But the ideational motive did triumph, for many decades, in the case of the Soviet Union, which made extreme sacrifices in order to spread communism world-wide – and this, ironically, in the face of Stalin's fight with Trotsky, the hard-core internationalist, which Stalin won. And Cuba – a Soviet clone – made sacrifices in order to spread communism in places like Angola. Even China, as much of a basket case as it was in the Maoist era, managed to lend considerable support to fellow communists in Vietnam and Korea – and elsewhere in East Asia. In the meantime, we were busy spreading “the American way” through whatever means necessary, starting in earnest in World War I and continuing right up to the present day. (Imagine! Nearly a century already of trying to spread the American way – and, by and large, failing – and never learning the slightest lesson from the experience!)

So what I'm trying to point out is that “ideas” trump welfare – of the domestic sort, that is. (And the spread of ideas trumps considerations of individual liberty – as can be seen every day in this country.) And this is not, actually, a brand-new phenomenon, as witness the Crusades. There again, extreme sacrifices were made for the sake of an idea – but at least that idea was based on faith of the religious sort, vs. faith of the purely secular sort which is the dominant force in our time, thanks to the “Enlightenment”.

What makes men willing to die for ideas that have no bearing on eternity? It's a mystery. What I will say, at least, is that it's a co-optation, or short-circuiting, of higher impulses – motives that should be directed toward spiritual ends are misdirected, instead, toward purely material, secular ends – and not even those directly benefiting the actor, but benefiting other people. Again, I say that the Regime uses things like this to exploit people. They set up things like “spreading democracy” as a secular religion, and expect people to adhere to it the way the crusaders of old adhered to their faith. And the damnable thing is, it works! At least often enough for the abomination to persist.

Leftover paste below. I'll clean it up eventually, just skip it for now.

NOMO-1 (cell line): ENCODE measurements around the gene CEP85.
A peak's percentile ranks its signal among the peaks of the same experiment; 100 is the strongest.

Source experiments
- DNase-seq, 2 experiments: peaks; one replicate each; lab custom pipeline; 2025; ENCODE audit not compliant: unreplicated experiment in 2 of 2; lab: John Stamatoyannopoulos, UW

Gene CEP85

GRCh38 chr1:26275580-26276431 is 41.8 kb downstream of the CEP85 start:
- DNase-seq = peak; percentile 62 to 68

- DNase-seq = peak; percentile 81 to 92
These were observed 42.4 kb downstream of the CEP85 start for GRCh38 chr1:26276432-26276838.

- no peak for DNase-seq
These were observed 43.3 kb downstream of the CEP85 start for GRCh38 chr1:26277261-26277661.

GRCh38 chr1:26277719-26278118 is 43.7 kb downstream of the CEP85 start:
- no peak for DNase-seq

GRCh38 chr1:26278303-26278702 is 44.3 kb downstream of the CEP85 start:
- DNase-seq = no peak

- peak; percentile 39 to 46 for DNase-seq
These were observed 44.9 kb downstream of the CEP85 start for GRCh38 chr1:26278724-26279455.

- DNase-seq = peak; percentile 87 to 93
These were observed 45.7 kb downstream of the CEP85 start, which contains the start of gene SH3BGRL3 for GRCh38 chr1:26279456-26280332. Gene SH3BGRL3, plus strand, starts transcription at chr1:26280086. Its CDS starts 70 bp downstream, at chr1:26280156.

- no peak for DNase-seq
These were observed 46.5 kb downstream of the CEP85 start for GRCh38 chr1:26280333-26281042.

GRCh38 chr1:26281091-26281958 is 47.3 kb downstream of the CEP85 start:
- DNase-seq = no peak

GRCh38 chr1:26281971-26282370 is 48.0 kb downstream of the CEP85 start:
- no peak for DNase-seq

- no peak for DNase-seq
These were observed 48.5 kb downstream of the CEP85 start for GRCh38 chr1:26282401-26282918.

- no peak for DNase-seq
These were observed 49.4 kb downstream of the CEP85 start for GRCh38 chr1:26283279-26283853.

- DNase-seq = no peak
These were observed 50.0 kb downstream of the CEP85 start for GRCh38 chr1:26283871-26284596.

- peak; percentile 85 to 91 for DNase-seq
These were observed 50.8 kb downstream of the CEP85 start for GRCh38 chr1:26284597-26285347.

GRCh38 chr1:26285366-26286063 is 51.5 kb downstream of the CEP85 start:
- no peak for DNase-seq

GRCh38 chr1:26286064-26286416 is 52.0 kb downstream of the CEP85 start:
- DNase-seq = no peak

So with all of that in mind, let's look at what Pat Buchanan has to say in a column from last Saturday. His point is that, with the major parties deadlocked in terms of budget issues – what to cut and what to maintain – the only option left on the table is to cut defense. (I call it “war”.) He even says “the Pentagon will be first to ascend the scaffold”. Great imagery there! Right out of “A Tale of Two Cities”. Problem is, it ain't gonna happen – not in any serious way. His point is that the Republicans are going to hold the line on new taxes, and the Democrats are going to hold the line on entitlements. No argument there. So what's left? Defense! But hold on a minute. We didn't get into this fix by passing balanced budgets every year. Au contraire, we borrowed trillions in order to “balance” input vs. spending... and there is no sign that it's going to stop. Has anyone told us that they're not going to buy any more of our debt? Not that I'm aware. They know that this is the best way to acquire a death-grip on our economy and foreign policy.